I guess bestie isn't lusting after MC.
There's this nonsensical part where some speaker - can't tell if it's Elsdon or Garrett - says something about turning the rack to nine and that it's horrible and shit, but wasn't there a part earlier where Smith showed Elsdon the rack and it barely stretched.
And then there's the stupidly cliche "D: they're just like everyone, just like humans, so evil." God it's a Laganja moment *shudders*
Also, wow, Garrett. Projecting much?
What, pray tell, is the point of this farce? To create some sort of drama?
*throws hand over forehead in fake swoon*
Ay, me. For aught that I could ever read, Could ever hear by tale or history, The course of true love never did run smooth.
It's stupid. I can kind of see what the author's getting at, but I still think it's stupid. It does kind of come together, but that still doesn't excuse the stupid. It's sort of overly convenient. It does come together, sort of, and it got interesting again for a moment, but then this "It's all right, love. If you have to torture me or rape me or whatever...it's okay. I give you permission." It's so goddamn patronizing. From Elsdon? That doesn't make sense. He's on one hand ingenuous, then conniving when it suits? Okay, the "bindings upon a sadist" revelation was great, but then pushing the romance was like ending Captain America The First Avenger on the "it's just...I had a date note." It pushes the romance to the forefront as the main focus and essentially negates any sort of plotty stuff going down.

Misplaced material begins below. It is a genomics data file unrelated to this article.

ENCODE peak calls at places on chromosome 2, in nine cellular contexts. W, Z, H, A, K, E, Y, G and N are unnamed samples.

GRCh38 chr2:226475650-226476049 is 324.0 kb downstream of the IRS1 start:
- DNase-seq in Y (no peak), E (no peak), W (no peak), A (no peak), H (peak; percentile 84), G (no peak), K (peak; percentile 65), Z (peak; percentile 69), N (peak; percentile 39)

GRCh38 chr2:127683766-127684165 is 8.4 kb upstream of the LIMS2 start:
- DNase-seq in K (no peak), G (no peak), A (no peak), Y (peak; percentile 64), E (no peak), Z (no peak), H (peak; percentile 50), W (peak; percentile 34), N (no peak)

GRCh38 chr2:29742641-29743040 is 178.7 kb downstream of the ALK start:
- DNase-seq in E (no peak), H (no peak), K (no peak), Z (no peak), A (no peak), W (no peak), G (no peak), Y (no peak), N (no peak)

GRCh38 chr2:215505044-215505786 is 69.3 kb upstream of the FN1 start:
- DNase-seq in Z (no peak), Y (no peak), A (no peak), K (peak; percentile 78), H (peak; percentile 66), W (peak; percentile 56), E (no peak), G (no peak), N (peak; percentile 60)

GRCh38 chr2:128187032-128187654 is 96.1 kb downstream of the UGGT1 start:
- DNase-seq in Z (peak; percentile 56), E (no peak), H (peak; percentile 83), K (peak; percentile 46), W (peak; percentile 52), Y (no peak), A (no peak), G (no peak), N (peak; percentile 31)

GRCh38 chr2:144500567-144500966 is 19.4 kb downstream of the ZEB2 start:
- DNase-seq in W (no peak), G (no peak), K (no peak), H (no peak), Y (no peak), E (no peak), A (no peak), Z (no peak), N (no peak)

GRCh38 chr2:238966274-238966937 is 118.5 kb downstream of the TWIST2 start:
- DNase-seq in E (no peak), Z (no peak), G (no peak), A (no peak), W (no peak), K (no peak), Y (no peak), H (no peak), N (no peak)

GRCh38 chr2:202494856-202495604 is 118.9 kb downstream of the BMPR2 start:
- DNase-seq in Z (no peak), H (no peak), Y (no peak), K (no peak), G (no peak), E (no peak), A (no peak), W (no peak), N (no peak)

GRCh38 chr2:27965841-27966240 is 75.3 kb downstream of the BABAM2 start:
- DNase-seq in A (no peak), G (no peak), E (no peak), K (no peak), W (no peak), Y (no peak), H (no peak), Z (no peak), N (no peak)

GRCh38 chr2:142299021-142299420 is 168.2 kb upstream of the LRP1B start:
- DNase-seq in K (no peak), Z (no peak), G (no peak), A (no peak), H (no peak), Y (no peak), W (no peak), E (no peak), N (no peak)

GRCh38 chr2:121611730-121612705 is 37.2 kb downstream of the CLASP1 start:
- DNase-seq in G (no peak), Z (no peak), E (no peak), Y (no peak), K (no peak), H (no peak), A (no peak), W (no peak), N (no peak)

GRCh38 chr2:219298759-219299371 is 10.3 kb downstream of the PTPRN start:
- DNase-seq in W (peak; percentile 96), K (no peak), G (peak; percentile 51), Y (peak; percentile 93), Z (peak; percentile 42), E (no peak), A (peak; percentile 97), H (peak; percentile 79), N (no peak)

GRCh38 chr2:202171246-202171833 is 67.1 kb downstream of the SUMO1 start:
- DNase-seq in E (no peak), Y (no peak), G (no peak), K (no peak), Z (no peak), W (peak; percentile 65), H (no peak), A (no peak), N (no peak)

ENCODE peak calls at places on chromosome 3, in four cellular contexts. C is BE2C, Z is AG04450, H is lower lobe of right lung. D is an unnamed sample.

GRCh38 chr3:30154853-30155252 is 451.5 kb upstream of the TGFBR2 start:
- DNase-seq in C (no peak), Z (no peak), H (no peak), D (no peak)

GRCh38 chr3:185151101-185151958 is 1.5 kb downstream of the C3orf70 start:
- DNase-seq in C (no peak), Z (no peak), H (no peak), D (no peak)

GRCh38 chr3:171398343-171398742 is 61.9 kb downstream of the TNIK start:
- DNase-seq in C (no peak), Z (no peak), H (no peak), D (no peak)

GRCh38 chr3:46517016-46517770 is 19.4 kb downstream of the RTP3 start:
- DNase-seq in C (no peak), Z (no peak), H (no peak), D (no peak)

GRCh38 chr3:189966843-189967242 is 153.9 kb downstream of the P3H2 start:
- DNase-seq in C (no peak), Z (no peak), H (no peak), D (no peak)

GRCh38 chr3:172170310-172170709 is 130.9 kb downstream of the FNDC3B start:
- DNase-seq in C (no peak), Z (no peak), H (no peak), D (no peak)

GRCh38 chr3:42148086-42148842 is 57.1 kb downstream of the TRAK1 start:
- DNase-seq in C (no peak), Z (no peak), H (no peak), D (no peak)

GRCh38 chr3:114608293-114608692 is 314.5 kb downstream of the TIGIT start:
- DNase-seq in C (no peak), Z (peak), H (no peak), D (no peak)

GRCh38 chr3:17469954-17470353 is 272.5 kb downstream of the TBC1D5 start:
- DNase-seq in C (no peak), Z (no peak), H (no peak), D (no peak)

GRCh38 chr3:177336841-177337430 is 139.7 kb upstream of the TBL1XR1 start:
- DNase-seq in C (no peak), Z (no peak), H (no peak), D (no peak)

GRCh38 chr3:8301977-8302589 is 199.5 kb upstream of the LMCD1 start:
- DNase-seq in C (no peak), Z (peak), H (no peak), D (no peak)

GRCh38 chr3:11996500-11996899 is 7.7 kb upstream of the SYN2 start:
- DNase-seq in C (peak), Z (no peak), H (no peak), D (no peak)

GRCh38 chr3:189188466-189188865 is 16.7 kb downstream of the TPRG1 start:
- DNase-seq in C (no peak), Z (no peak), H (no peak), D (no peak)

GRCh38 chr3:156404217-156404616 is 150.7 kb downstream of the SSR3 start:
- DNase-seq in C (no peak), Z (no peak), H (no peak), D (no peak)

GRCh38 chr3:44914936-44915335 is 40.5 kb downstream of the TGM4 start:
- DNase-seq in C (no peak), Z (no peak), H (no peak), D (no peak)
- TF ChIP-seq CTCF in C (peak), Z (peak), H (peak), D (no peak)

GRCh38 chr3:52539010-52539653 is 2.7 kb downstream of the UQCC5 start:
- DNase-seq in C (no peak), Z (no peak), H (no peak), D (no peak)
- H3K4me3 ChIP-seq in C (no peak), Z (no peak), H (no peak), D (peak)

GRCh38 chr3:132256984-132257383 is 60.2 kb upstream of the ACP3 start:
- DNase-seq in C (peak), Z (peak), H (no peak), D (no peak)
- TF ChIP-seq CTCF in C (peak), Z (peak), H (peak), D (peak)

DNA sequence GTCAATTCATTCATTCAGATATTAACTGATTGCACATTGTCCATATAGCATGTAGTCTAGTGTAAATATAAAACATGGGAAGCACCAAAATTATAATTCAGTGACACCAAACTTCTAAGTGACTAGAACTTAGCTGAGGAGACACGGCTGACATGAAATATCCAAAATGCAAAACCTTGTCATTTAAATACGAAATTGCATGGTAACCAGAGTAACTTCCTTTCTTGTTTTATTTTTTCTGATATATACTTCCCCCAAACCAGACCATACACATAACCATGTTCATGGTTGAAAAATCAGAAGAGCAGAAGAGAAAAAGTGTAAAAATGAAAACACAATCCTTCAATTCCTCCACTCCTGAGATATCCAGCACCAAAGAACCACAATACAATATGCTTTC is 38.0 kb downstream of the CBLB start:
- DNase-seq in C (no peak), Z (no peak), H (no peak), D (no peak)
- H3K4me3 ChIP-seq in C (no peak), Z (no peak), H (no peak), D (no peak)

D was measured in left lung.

Still, ending with another "textbook" excerpt helps negate that effect a bit. Still, I don't quite know if I want to read on or not. On one hand, the character exploration is somewhat interesting (Layle, not Elsdon, yeesh), and the peripheral world-building and more plotty sort of stuff is also intriguing, but when this..."romance" is pushed to the forefront, it makes the entire thing hard to swallow.